Artists and authors can play an important role like Said did as a public intellectual who “challenged and disrupted the way literature is understood and read”, she says.
Having worked with refugee and migrant communities for 30 years, Abood champions the healing, political and connective power of story.
Her “feminist resistance literature” confronts traditional white myth-making in the national narrative and questions the conditions around representation in contemporary fiction.
“A lot of my writing has been around identity; problematising being ‘Arab’ and being ‘Australian’ … I’m very critical of that notion, particularly in the Australian lit context,” she says.
“As they say, ‘literature is the handmaiden of colonialism’. It’s critical that writers challenge, subvert and disrupt the master narratives.”
A different way of being Australian
In writing The Permanent Resident, Indian Australian author Roanna Gonsalves also sought to challenge contemporary conceptions of being Australian.
Gonsalves came to Australia as an international student in 1998, working as a waitress, petrol station attendant, journalist, tutor and academic over the past 20 years.
She is currently the UNSW Copyright Agency Writer-in-Residence.
Her short story collection, written as part of her PhD at UNSW, focuses on the Indian community in Sydney.
“I wanted to see people like me in Australian literature, our experiences chronicled. I felt that those were the stories that I would like to tell,” she says.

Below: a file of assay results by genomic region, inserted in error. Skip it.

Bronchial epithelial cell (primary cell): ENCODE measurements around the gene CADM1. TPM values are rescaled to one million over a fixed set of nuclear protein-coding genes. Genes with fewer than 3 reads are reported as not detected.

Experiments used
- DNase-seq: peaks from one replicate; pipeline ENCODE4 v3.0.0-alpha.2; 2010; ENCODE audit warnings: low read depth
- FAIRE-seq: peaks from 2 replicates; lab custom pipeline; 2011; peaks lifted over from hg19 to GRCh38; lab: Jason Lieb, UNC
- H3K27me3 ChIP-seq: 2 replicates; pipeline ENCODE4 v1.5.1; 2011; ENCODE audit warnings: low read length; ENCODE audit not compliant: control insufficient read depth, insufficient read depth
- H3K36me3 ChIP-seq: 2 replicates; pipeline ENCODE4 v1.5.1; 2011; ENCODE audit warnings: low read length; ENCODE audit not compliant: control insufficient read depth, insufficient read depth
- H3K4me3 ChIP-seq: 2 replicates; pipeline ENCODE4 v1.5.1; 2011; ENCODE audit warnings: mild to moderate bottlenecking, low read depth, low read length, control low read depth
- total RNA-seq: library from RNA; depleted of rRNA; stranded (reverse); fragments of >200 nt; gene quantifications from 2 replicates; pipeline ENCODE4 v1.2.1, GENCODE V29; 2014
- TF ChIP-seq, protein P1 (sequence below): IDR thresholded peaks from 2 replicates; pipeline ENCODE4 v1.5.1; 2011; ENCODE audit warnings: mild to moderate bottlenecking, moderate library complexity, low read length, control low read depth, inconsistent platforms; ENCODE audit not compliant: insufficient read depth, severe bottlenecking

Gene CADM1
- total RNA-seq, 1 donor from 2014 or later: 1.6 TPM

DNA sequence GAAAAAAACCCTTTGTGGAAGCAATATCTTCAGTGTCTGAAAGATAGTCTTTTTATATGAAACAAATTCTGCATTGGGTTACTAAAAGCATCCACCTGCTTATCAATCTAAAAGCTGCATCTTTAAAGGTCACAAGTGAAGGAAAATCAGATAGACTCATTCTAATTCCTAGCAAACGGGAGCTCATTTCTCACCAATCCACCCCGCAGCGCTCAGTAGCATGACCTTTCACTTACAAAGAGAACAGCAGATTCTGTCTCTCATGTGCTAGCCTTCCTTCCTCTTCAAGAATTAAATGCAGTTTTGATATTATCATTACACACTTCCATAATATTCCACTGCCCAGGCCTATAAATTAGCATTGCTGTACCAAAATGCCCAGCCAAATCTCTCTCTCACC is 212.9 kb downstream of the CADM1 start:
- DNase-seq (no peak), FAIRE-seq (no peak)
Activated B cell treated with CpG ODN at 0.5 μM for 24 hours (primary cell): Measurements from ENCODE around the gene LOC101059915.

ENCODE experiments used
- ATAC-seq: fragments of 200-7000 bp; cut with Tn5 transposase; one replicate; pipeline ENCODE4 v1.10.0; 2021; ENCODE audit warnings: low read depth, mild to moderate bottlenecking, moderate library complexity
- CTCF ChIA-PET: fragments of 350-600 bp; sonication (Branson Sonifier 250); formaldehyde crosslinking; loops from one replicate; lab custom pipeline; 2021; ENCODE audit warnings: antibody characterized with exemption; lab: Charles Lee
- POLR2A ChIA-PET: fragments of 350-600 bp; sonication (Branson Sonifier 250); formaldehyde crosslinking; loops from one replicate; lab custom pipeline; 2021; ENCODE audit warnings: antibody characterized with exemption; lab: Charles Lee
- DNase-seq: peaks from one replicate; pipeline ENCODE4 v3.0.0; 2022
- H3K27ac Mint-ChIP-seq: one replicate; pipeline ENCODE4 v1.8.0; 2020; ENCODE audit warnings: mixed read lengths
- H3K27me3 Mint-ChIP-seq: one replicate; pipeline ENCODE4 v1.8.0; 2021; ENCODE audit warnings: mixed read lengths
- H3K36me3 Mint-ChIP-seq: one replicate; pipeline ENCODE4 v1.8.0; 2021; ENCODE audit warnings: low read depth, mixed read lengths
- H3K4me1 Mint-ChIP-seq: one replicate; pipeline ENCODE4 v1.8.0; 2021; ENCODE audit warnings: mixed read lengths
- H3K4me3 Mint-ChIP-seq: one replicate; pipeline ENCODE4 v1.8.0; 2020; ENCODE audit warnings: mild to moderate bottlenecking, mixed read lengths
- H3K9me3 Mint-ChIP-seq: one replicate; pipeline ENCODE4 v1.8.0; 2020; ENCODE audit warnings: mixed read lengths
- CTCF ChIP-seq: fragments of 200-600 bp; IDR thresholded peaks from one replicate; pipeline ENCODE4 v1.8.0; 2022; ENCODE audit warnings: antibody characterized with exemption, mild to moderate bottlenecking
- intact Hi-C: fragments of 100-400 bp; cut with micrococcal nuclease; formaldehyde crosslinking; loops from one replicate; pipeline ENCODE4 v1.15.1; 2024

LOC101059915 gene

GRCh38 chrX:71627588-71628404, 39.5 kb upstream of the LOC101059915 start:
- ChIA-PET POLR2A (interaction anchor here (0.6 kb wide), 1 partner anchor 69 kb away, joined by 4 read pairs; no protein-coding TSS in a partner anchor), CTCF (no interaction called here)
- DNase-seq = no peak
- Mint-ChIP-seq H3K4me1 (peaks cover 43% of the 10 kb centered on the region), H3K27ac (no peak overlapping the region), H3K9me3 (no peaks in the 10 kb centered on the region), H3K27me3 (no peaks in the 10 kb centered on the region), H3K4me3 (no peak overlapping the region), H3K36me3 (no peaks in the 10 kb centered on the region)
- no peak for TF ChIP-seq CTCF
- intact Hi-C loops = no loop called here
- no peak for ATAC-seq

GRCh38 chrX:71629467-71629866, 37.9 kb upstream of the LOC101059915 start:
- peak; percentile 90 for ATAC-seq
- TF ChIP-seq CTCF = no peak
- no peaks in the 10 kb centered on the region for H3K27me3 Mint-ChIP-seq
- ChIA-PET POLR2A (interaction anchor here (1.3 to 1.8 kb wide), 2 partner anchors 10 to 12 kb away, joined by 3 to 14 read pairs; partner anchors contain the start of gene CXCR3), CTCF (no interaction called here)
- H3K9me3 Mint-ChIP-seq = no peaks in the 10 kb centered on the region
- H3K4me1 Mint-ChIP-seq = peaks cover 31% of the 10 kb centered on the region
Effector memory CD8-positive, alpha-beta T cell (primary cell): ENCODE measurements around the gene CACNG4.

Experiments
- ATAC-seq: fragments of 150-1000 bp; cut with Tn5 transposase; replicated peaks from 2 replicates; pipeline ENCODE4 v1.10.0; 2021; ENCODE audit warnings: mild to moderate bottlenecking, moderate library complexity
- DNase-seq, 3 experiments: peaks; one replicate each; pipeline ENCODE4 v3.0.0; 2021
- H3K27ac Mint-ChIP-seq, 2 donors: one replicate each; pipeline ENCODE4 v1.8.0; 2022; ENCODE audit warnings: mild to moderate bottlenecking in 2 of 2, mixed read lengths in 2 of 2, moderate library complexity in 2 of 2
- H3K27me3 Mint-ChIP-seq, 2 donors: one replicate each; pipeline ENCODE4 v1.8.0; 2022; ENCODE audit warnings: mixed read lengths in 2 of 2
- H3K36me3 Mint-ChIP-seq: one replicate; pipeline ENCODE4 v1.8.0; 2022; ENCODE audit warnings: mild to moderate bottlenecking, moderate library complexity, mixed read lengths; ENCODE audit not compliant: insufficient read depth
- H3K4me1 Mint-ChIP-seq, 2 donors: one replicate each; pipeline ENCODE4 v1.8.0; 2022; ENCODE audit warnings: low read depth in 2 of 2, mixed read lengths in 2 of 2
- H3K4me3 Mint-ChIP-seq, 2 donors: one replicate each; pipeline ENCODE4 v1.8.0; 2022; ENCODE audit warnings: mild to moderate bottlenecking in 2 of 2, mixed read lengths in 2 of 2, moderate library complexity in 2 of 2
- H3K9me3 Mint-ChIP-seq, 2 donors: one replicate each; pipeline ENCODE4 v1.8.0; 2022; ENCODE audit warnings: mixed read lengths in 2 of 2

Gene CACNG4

“I wanted to show a different way of being Australian – this is a very Australian book – and a different way of being Indian.”
The collection, which won the NSW Premier’s Literary Awards Multicultural Prize in 2018, covers a broad range of issues including domestic violence, incest, class, gender, race and ethnicity.
“This is not a nostalgic reimagining of the homeland,” she says, but an imagined chronicle of life as an outsider in contemporary Australia.
She takes up the “cultural melting pot” of Australia in her current work-in-progress, set this time in early 19th century Sydney.
The novel explores Governor Lachlan Macquarie’s relationship with his Indian servant George Jarvis, and relies on the scholarship of historians of the early colony and of the links between Australia and India, including Robin Walsh, Associate Professor Kama Maclean, Professor Grace Karskens, Heather Goodall, Devleena Ghosh, and Lindi R. Todd.
“The fact that there were Indian servants so close to government, complicit in the colonising process as well as being colonised themselves. It’s fascinating,” Gonsalves says.
“At the moment we have a very narrow view of what Australian history is … But there were people like us here for centuries, as part of the colonising process, as beneficiaries of that.
“What does that mean for us today?
“There’s a long history of immigration from all different parts of the world to this continent. So how does that change things for us?
“To me, it changes everything. We have a stake in this country ... We have a role to play and a responsibility.”
Azam, Abood and Gonsalves will be talking about their work at the UNSWriting event at the Io Myers Studio on Wednesday 3 October, 6:30pm - 8pm, in conversation with ABC journalist and historian Kate Evans (The Bookshelf).
The writers will discuss the challenges they face and the courage they show in changing what counts as Australian history. For more information, see here.